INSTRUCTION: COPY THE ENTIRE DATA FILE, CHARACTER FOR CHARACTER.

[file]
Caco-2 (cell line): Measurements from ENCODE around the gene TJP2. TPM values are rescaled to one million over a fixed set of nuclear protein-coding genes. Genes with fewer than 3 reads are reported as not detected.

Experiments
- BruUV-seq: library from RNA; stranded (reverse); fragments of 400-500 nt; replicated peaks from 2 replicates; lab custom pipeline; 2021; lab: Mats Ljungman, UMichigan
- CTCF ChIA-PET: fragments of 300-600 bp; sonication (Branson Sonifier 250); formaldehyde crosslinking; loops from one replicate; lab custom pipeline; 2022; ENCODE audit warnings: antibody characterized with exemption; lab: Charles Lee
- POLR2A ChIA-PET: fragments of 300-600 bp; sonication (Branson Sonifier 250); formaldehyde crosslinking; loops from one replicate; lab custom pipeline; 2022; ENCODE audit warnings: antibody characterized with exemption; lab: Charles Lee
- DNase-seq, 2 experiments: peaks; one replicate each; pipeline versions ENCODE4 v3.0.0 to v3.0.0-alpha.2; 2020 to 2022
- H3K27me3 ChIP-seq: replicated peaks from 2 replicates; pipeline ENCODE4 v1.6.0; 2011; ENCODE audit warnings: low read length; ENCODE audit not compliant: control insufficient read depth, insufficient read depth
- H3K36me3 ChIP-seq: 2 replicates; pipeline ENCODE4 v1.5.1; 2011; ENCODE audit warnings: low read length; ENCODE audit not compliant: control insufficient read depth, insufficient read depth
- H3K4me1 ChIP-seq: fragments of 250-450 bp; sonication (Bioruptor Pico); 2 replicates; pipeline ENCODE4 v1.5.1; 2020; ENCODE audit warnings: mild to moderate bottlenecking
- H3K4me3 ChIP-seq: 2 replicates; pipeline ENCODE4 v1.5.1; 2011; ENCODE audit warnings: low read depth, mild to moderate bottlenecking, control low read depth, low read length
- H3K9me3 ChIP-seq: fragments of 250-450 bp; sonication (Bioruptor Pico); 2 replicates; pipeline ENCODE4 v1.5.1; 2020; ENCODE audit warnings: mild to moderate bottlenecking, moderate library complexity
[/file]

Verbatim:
Caco-2 (cell line): Measurements from ENCODE around the gene TJP2. TPM values are rescaled to one million over a fixed set of nuclear protein-coding genes. Genes with fewer than 3 reads are reported as not detected.

Experiments
- BruUV-seq: library from RNA; stranded (reverse); fragments of 400-500 nt; replicated peaks from 2 replicates; lab custom pipeline; 2021; lab: Mats Ljungman, UMichigan
- CTCF ChIA-PET: fragments of 300-600 bp; sonication (Branson Sonifier 250); formaldehyde crosslinking; loops from one replicate; lab custom pipeline; 2022; ENCODE audit warnings: antibody characterized with exemption; lab: Charles Lee
- POLR2A ChIA-PET: fragments of 300-600 bp; sonication (Branson Sonifier 250); formaldehyde crosslinking; loops from one replicate; lab custom pipeline; 2022; ENCODE audit warnings: antibody characterized with exemption; lab: Charles Lee
- DNase-seq, 2 experiments: peaks; one replicate each; pipeline versions ENCODE4 v3.0.0 to v3.0.0-alpha.2; 2020 to 2022
- H3K27me3 ChIP-seq: replicated peaks from 2 replicates; pipeline ENCODE4 v1.6.0; 2011; ENCODE audit warnings: low read length; ENCODE audit not compliant: control insufficient read depth, insufficient read depth
- H3K36me3 ChIP-seq: 2 replicates; pipeline ENCODE4 v1.5.1; 2011; ENCODE audit warnings: low read length; ENCODE audit not compliant: control insufficient read depth, insufficient read depth
- H3K4me1 ChIP-seq: fragments of 250-450 bp; sonication (Bioruptor Pico); 2 replicates; pipeline ENCODE4 v1.5.1; 2020; ENCODE audit warnings: mild to moderate bottlenecking
- H3K4me3 ChIP-seq: 2 replicates; pipeline ENCODE4 v1.5.1; 2011; ENCODE audit warnings: low read depth, mild to moderate bottlenecking, control low read depth, low read length
- H3K9me3 ChIP-seq: fragments of 250-450 bp; sonication (Bioruptor Pico); 2 replicates; pipeline ENCODE4 v1.5.1; 2020; ENCODE audit warnings: mild to moderate bottlenecking, moderate library complexity